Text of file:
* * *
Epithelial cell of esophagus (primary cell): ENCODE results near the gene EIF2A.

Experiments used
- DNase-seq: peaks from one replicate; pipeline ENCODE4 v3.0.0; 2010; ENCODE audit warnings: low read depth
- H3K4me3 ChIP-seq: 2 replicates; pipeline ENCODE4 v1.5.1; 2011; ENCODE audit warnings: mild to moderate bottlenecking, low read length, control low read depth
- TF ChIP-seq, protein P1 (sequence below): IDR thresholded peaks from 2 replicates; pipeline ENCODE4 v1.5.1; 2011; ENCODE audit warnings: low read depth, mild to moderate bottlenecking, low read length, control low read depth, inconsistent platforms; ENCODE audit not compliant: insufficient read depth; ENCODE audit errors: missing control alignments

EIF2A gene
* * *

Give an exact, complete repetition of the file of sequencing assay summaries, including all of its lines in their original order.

Epithelial cell of esophagus (primary cell): ENCODE results near the gene EIF2A.

Experiments used
- DNase-seq: peaks from one replicate; pipeline ENCODE4 v3.0.0; 2010; ENCODE audit warnings: low read depth
- H3K4me3 ChIP-seq: 2 replicates; pipeline ENCODE4 v1.5.1; 2011; ENCODE audit warnings: mild to moderate bottlenecking, low read length, control low read depth
- TF ChIP-seq, protein P1 (sequence below): IDR thresholded peaks from 2 replicates; pipeline ENCODE4 v1.5.1; 2011; ENCODE audit warnings: low read depth, mild to moderate bottlenecking, low read length, control low read depth, inconsistent platforms; ENCODE audit not compliant: insufficient read depth; ENCODE audit errors: missing control alignments

EIF2A gene